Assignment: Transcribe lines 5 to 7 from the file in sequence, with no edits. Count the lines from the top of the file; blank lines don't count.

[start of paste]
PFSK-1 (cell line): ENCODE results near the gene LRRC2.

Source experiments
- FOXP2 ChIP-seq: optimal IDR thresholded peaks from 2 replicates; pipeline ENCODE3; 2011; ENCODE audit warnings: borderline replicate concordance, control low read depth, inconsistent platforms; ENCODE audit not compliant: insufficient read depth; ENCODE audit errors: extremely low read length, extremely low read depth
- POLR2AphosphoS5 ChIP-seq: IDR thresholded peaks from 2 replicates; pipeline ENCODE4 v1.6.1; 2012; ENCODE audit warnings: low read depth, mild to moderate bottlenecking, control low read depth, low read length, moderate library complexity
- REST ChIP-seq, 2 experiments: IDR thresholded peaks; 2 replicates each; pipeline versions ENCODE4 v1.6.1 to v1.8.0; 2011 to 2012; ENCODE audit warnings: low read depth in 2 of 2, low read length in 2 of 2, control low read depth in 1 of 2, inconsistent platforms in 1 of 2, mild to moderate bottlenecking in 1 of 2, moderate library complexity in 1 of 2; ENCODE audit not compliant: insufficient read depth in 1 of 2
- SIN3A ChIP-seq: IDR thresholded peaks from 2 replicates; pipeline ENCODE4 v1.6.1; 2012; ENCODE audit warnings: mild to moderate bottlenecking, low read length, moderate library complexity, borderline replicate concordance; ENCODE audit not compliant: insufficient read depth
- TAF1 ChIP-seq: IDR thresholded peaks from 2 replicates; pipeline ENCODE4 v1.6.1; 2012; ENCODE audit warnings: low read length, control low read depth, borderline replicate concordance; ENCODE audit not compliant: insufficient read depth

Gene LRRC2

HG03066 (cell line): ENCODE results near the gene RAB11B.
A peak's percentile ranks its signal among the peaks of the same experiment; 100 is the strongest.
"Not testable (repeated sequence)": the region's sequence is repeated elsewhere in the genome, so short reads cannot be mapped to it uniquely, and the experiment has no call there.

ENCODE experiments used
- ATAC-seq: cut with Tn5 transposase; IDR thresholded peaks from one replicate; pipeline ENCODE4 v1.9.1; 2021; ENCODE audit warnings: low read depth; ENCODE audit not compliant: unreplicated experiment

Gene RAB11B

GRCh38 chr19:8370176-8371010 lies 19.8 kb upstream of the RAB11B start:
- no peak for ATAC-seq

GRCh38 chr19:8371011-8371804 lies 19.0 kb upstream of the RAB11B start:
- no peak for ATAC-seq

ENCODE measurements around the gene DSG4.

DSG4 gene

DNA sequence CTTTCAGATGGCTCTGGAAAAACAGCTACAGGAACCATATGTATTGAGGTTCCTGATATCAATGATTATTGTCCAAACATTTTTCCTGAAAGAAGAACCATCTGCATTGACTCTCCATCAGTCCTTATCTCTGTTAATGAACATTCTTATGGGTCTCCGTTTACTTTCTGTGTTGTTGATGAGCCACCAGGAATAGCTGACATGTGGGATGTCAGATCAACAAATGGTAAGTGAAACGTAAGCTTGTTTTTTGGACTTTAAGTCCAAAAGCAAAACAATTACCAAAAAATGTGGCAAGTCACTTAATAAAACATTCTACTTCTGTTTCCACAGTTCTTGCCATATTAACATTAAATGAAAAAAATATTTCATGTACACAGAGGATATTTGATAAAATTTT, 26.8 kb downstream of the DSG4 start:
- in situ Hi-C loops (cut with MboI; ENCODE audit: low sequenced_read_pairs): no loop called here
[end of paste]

- REST ChIP-seq, 2 experiments: IDR thresholded peaks; 2 replicates each; pipeline versions ENCODE4 v1.6.1 to v1.8.0; 2011 to 2012; ENCODE audit warnings: low read depth in 2 of 2, low read length in 2 of 2, control low read depth in 1 of 2, inconsistent platforms in 1 of 2, mild to moderate bottlenecking in 1 of 2, moderate library complexity in 1 of 2; ENCODE audit not compliant: insufficient read depth in 1 of 2
- SIN3A ChIP-seq: IDR thresholded peaks from 2 replicates; pipeline ENCODE4 v1.6.1; 2012; ENCODE audit warnings: mild to moderate bottlenecking, low read length, moderate library complexity, borderline replicate concordance; ENCODE audit not compliant: insufficient read depth
- TAF1 ChIP-seq: IDR thresholded peaks from 2 replicates; pipeline ENCODE4 v1.6.1; 2012; ENCODE audit warnings: low read length, control low read depth, borderline replicate concordance; ENCODE audit not compliant: insufficient read depth